Tag Archives: diet

Food and happiness

When the subject of food comes up in relation to happiness, it’s usually about comfort eating. And certainly, there are times when comfort eating is a thing. I’ve found toast really helps me ward off low-level depression – there’s nothing like low blood sugar to quietly bring you down. Food has a lot to offer us in terms of happiness.

Hunger, poor nutrition and low blood sugar will all contribute to feelings of gloom and misery. Eating a diet that supports your bodily and mental health obviously contributes to happiness. People dieting can be quick to cut out the fats, but brain and skin alike do need fats – plant derived ones are best. Amino acids from protein are essential for brain function, it is harder to feel happy if you aren’t getting enough amino acids in your diet. Protein is expensive, so poverty diets are likely to increase your unhappiness.

We live in a culture where fat shaming is normal, and where food is loaded with social and emotional messages for many people. However, food is essential to life, and as social creatures, food plays an important role (or can) in our interactions. Creating spaces where food can be approached in a comfortable and relaxed way, can really help improve happiness. Sharing nutritionally good food in easygoing company can be a source of great comfort, joy and pleasure. Being cooked for often registers with people as an expression of care. I’ve also heard many stories about older relatives who expressed love through food – and so long as that’s not your only expression, that’s fine.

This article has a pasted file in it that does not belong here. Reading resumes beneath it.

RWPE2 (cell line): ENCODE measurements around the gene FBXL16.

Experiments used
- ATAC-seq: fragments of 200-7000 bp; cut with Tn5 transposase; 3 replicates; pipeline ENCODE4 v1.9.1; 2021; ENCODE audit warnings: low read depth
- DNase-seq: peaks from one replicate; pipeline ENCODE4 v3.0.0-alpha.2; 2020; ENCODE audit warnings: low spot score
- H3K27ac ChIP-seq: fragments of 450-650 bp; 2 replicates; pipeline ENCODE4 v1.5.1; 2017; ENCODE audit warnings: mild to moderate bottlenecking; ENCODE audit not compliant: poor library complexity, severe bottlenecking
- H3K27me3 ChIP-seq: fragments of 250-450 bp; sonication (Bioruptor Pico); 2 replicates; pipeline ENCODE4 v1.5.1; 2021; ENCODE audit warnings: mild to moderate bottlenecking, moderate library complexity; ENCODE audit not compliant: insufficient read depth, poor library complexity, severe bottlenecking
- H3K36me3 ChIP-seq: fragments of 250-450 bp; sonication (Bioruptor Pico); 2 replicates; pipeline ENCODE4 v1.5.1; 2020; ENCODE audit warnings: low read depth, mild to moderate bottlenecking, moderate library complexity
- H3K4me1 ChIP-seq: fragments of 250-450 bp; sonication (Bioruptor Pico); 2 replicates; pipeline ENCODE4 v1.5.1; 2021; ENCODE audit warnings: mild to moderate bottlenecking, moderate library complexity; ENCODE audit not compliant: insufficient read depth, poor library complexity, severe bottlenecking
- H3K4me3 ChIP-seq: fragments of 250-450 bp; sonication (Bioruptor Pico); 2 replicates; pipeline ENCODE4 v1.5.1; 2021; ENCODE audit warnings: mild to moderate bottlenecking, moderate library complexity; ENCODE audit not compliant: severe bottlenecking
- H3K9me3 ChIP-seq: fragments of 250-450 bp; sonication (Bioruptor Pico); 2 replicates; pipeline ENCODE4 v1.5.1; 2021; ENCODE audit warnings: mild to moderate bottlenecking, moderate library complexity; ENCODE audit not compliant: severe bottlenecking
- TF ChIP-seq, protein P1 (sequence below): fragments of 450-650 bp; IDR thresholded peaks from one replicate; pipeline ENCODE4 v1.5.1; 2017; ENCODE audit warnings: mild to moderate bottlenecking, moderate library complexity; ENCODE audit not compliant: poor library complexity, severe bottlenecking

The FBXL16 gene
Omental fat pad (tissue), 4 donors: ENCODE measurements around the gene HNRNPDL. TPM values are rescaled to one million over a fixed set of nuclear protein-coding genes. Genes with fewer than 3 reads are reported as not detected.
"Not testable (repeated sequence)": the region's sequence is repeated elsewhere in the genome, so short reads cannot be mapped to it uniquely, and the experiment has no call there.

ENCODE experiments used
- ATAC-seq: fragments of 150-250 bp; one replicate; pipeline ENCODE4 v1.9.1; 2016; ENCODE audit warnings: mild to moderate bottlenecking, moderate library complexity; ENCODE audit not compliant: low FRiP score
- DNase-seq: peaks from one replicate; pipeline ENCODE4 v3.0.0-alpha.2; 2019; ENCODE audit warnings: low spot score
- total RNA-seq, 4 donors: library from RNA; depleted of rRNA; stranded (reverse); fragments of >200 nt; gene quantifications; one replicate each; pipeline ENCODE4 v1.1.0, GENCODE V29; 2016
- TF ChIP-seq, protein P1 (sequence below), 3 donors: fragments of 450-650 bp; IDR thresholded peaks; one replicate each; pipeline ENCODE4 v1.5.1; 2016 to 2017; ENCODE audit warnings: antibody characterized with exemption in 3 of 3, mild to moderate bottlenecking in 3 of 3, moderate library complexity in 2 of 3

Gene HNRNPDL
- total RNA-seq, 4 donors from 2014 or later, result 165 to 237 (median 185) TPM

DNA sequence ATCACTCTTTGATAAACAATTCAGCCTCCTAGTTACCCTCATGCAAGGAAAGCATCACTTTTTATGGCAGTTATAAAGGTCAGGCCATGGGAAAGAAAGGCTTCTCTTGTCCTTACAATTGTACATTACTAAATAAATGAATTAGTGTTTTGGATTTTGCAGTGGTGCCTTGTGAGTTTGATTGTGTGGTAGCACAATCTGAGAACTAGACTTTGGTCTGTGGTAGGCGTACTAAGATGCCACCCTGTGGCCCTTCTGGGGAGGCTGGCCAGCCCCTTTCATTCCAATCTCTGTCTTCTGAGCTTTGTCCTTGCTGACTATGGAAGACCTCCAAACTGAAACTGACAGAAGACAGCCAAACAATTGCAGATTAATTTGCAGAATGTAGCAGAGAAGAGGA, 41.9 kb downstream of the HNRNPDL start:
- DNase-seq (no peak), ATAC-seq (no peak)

Eating well takes care of some of our most basic needs. To eat well in a physically comfortable space as part of a community where you feel safe and welcome, answers a great many of our most basic needs. Taking the time to do this can be really powerful. When we feel under pressure to rush about, and eat solitary meals in a hurry, we miss out on a lot of good stuff, and we miss the social bonding that can happen around food.

I appreciate that for anyone with an eating disorder, food is stressful and problematic. I don’t have the experience to speak to that in much detail, I’ve only ever been on the edges of it. I think any of us can help with this by making food more comfortable and less stressful – not loading it emotionally with shame or with demands, not putting pressure on anyone over what they do, or do not eat, not making body size or appetite an issue – it all helps make eating less of an issue. Acceptance can be powerful and enabling.